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See detailThe European Large-Area ISO Survey (ELAIS): the final band-merged catalogue
Rowan-Robinson, M.; Lari, C.; Perez-Fournon, I. et al

in Monthly Notices of the Royal Astronomical Society (2004), 351

We present the final band-merged European Large-Area ISO Survey (ELAIS) Catalogue at 6.7, 15, 90 and 175 μm, and the associated data at U, g', r', i', Z, J, H, K and 20 cm. The origin of the survey ... [more ▼]

We present the final band-merged European Large-Area ISO Survey (ELAIS) Catalogue at 6.7, 15, 90 and 175 μm, and the associated data at U, g', r', i', Z, J, H, K and 20 cm. The origin of the survey, infrared and radio observations, data-reduction and optical identifications are briefly reviewed, and a summary of the area covered and the completeness limit for each infrared band is given. A detailed discussion of the band-merging and optical association strategy is given. The total Catalogue consists of 3762 sources. 23 per cent of the 15-μm sources and 75 per cent of the 6.7-μm sources are stars. For extragalactic sources observed in three or more infrared bands, colour-colour diagrams are presented and discussed in terms of the contributing infrared populations. Spectral energy distributions (SEDs) are shown for selected sources and compared with cirrus, M82 and Arp220 starburst, and active galactic nuclei (AGN) dust torus models. Spectroscopic redshifts are tabulated, where available. For the N1 and N2 areas, the Isaac Newton Telescope ugriz Wide Field Survey permits photometric redshifts to be estimated for galaxies and quasars. These agree well with the spectroscopic redshifts, within the uncertainty of the photometric method [~10 per cent in (1 +z) for galaxies]. The redshift distribution is given for selected ELAIS bands and colour-redshift diagrams are discussed. There is a high proportion of ultraluminous infrared galaxies (log[SUB]10[/SUB] of 1-1000 μm luminosity L[SUB]ir[/SUB] > 12.22) in the ELAIS Catalogue (14 per cent of 15-μm galaxies with known z), many with Arp220-like SEDs. 10 per cent of the 15-μm sources are genuine optically blank fields to r'= 24: these must have very high infrared-to-optical ratios and probably have z > 0.6, so are high-luminosity dusty starbursts or Type 2 AGN. Nine hyperluminous infrared galaxies (L[SUB]ir[/SUB] > 13.22) and nine extremely red objects (EROs) (r-K > 6) are found in the survey. The latter are interpreted as ultraluminous dusty infrared galaxies at z~ 1. The large numbers of ultraluminous galaxies imply very strong evolution in the star formation rate between z= 0 and 1. There is also a surprisingly large population of luminous (L[SUB]ir[/SUB] > 11.5), cool (cirrus-type SEDs) galaxies, with L[SUB]ir[/SUB]-L[SUB]opt[/SUB] > 0, implying A[SUB]V[/SUB] > 1. [less ▲]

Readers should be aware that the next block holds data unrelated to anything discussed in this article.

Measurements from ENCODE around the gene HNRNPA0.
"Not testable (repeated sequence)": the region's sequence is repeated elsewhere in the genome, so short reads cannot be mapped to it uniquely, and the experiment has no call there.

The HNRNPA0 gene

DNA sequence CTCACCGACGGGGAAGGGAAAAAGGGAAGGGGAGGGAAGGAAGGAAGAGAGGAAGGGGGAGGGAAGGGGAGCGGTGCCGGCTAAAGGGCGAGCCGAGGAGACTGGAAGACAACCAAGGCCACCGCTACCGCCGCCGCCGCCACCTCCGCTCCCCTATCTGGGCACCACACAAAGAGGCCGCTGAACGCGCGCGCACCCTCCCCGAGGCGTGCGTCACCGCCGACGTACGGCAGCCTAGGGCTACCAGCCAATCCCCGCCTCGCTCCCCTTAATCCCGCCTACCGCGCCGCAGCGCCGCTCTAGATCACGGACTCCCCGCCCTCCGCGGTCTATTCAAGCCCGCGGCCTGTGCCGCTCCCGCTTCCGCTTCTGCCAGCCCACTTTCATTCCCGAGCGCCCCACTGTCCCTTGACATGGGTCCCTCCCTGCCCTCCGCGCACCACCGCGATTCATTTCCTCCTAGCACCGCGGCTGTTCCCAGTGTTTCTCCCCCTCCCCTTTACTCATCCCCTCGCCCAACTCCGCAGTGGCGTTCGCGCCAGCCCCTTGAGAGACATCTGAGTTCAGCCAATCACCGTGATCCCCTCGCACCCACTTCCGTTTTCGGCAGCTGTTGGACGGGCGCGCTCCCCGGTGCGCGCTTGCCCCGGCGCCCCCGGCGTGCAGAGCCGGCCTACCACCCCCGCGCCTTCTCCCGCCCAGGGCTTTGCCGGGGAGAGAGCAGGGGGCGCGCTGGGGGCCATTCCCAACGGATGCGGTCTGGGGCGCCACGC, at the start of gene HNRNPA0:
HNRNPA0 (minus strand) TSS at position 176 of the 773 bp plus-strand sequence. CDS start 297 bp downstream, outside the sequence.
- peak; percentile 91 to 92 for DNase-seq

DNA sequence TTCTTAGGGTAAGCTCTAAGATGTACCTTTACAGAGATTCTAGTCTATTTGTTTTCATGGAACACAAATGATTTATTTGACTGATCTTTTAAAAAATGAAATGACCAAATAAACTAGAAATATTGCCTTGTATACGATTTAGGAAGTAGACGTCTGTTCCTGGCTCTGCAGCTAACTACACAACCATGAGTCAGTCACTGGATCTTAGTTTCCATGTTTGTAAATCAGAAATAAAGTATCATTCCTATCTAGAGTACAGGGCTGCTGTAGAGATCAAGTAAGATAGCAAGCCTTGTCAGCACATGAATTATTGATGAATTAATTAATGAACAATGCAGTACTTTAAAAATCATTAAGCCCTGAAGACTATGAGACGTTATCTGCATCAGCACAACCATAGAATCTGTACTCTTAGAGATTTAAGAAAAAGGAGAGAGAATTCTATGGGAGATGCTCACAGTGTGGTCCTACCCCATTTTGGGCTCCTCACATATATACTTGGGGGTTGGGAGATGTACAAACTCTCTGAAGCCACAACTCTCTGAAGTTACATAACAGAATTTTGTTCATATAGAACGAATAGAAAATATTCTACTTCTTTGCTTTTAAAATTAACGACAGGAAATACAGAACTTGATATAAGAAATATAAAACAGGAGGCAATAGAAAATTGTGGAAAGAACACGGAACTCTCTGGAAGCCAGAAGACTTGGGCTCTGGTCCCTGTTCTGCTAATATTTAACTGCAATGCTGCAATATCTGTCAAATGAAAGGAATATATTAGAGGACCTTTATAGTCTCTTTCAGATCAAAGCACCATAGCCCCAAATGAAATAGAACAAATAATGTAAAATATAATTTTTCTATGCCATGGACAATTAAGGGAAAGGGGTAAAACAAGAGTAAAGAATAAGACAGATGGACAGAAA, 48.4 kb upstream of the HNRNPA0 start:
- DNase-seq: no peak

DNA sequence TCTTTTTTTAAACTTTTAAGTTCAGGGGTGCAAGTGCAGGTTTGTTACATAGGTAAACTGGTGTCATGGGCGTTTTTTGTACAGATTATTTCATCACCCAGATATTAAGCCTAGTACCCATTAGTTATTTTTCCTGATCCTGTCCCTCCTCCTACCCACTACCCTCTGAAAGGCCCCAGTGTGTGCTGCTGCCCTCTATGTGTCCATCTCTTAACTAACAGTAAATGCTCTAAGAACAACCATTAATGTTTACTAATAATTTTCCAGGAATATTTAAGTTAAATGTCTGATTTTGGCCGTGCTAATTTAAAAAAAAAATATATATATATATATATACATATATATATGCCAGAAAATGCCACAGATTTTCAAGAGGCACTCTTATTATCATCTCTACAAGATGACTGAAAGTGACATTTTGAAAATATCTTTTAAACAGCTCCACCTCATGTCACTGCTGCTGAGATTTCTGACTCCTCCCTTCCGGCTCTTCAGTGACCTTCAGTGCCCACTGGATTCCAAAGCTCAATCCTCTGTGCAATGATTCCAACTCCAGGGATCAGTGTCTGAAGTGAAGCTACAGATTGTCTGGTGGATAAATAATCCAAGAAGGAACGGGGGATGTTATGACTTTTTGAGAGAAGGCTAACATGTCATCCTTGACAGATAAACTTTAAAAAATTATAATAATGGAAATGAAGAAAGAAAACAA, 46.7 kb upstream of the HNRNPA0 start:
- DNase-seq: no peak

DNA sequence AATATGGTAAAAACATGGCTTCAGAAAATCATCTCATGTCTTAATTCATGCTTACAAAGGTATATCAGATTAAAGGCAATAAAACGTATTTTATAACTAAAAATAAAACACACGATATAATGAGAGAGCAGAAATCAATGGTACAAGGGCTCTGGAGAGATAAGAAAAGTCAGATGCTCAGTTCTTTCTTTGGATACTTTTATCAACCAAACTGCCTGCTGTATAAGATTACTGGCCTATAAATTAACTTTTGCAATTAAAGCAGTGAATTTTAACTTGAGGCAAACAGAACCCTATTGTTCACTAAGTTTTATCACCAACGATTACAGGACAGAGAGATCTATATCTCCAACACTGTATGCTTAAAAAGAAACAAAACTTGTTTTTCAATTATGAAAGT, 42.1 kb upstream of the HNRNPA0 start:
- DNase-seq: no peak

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See detailThe European Large Area ISO Survey - I. Goals, definition and observations
Oliver, Seb; Rowan-Robinson, Michael; Alexander, D. M. et al

in Monthly Notices of the Royal Astronomical Society (2000), 316

We describe the European Large Area ISO Survey (ELAIS). ELAIS was the largest single Open Time project conducted by ISO, mapping an area of 12deg[SUP]2[/SUP] at 15μm with ISOCAM and at 90μm with ISOPHOT ... [more ▼]

We describe the European Large Area ISO Survey (ELAIS). ELAIS was the largest single Open Time project conducted by ISO, mapping an area of 12deg[SUP]2[/SUP] at 15μm with ISOCAM and at 90μm with ISOPHOT. Secondary surveys in other ISO bands were undertaken by the ELAIS team within the fields of the primary survey, with 6deg[SUP]2[/SUP] being covered at 6.7μm and 1deg[SUP]2[/SUP] at 175μm. This paper discusses the goals of the project and the techniques employed in its construction, as well as presenting details of the observations carried out, the data from which are now in the public domain. We outline the ELAIS `preliminary analysis' which led to the detection of over 1000 sources from the 15 and 90-μm surveys (the majority selected at 15μm with a flux limit of ~3mJy), to be fed into a ground-based follow-up campaign, as well as a programme of photometric observations of detected sources using both ISOCAM and ISOPHOT. We detail how the ELAIS survey complements other ISO surveys in terms of depth and areal coverage, and show that the extensive multi-wavelength coverage of the ELAIS fields resulting from our concerted and on-going follow-up programme has made these regions amongst the best studied areas of their size in the entire sky, and, therefore, natural targets for future surveys. This paper accompanies the release of extremely reliable subsets of the `preliminary analysis' products. Subsequent papers in this series will give further details of our data reduction techniques, reliability and completeness estimates and present the 15- and 90-μm number counts from the `preliminary analysis', while a further series of papers will discuss in detail the results from the ELAIS `final analysis', as well as from the follow-up programme. [less ▲]

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